On her twenty-first birthday, Julianna frees an ancient god of vengeance, from his thousand-year prison. In his “gratitude,” the god names her his high priest and commands her to lead his people to greatness once again. However, it is now a capital crime for any of Julianna’s people to worship one of the five ancient gods – the punishment is the destruction of the offender’s soul.
And so begins TEARS OF RAGE, a dark, epic fantasy saga about the power of faith and belief, where even though the gods can inspire these qualities in mortals, it is those same mortals that truly control the religions that form from any god’s divine inspiration. It is also a swashbuckling tale of political intrigue where men scheme against each other and the gods, and how friendship, loyalty, and faith can help people persevere through the darkest times.
I wasn’t really sure what to expect from this book when I first agreed to review it, but happily, I was hooked from the very first chapter. First Chosen was a fast-paced and interesting read with plenty of action and political intrigue that kept me guessing what was going to happen next from the very beginning. This was one of those books that I was glad I started reading early in the morning because I don’t think I stopped reading it for more than 10 minutes at a time.
I was actually a bit surprised by how much I enjoyed reading this book. I found it to be quite dark and I usually prefer a slightly lighter tone when it comes to the fantasy books that I read these days. I think the setting of the book played a large role in why I liked it as much as I did. I’ve always enjoyed reading books where gods and religion play a large part in the story and you can tell that M. Todd Gallowglas put a lot of thought and work into the gods and religion of First Chosen. The way the gods and humans are forced to interact and deal with each other is probably what I enjoyed most about this book.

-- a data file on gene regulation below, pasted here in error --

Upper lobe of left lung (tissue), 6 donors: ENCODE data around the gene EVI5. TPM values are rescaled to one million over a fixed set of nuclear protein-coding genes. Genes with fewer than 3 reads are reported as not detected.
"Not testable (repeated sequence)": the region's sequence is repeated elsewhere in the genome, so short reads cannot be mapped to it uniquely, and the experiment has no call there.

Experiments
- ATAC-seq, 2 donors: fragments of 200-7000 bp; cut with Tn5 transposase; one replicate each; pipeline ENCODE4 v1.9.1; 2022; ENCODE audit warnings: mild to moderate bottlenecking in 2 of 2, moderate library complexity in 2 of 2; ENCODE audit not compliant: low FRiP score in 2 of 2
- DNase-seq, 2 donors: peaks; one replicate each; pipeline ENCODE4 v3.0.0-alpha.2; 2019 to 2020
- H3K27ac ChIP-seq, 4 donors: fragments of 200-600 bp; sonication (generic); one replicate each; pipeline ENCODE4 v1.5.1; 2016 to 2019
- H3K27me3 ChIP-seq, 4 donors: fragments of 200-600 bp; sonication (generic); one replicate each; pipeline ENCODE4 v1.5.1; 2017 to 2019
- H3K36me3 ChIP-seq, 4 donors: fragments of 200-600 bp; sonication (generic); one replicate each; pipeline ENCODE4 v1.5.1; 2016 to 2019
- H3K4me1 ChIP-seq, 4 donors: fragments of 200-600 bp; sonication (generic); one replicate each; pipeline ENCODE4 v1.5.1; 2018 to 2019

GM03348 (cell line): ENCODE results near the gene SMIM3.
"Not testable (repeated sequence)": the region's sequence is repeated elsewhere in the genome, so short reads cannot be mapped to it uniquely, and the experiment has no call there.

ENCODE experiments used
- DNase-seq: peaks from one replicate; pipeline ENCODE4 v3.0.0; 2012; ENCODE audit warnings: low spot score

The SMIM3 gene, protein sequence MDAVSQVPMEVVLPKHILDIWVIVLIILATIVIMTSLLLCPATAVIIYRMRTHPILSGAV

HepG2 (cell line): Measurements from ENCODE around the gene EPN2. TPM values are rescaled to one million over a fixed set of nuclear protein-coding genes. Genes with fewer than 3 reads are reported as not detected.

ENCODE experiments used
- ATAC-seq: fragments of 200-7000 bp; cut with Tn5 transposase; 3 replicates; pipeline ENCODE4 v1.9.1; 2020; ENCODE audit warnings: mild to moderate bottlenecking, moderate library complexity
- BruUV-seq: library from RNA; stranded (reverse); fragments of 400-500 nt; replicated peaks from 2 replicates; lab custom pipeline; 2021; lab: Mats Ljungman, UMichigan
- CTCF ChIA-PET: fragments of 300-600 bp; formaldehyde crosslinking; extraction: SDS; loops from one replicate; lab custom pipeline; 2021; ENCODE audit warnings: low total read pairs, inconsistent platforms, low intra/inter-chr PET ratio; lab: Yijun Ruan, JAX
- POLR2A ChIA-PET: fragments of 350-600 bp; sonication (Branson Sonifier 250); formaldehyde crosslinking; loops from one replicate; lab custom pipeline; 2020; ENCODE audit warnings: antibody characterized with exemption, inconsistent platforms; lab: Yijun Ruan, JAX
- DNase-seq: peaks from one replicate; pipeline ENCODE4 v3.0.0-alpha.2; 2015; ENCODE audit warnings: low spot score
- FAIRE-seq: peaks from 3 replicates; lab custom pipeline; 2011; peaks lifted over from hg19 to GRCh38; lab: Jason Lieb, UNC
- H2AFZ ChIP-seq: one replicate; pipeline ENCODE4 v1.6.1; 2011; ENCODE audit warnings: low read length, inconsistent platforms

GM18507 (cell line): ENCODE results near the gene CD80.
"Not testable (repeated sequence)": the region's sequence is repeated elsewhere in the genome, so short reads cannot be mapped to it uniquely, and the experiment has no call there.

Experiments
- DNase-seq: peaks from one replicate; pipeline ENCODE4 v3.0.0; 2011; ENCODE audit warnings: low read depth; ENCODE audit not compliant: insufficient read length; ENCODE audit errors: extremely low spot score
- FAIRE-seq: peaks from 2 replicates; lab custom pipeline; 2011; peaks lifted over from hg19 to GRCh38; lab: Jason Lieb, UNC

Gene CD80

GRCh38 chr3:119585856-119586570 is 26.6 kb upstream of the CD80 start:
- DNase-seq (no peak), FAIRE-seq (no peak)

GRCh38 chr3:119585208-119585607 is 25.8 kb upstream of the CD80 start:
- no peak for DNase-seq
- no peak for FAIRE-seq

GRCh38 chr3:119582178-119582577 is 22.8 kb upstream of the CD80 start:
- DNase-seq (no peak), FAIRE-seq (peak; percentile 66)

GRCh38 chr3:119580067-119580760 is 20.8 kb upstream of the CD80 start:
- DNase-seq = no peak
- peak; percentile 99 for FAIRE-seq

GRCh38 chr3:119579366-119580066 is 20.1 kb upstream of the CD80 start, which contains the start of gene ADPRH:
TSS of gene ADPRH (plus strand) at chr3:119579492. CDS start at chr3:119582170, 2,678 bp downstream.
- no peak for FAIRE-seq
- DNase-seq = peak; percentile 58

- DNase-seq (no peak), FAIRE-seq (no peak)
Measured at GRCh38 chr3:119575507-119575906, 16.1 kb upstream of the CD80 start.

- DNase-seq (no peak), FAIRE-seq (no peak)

My one complaint would be that while I enjoyed reading about Julianna I didn’t really feel all that much for the rest of the mortal characters. No one else really stood out as all that memorable and I struggle to even remember the names of any of them. I found all the gods in the book to be fascinating and I loved reading about them, but I thought I thought the majority of the mortals to be a bit too bland. Though towards the end of the book, I thought things started to improve a bit in that regard and it’s my hope that the next book in the series is even better.
Issues with the characters aside, I really did enjoy this book and I will gladly recommend it to anyone looking for something new to read. M. Todd Gallowglas is a great author so far and I’ll definitely read whatever he releases next.
I received a free copy of this book in exchange for an honest review.
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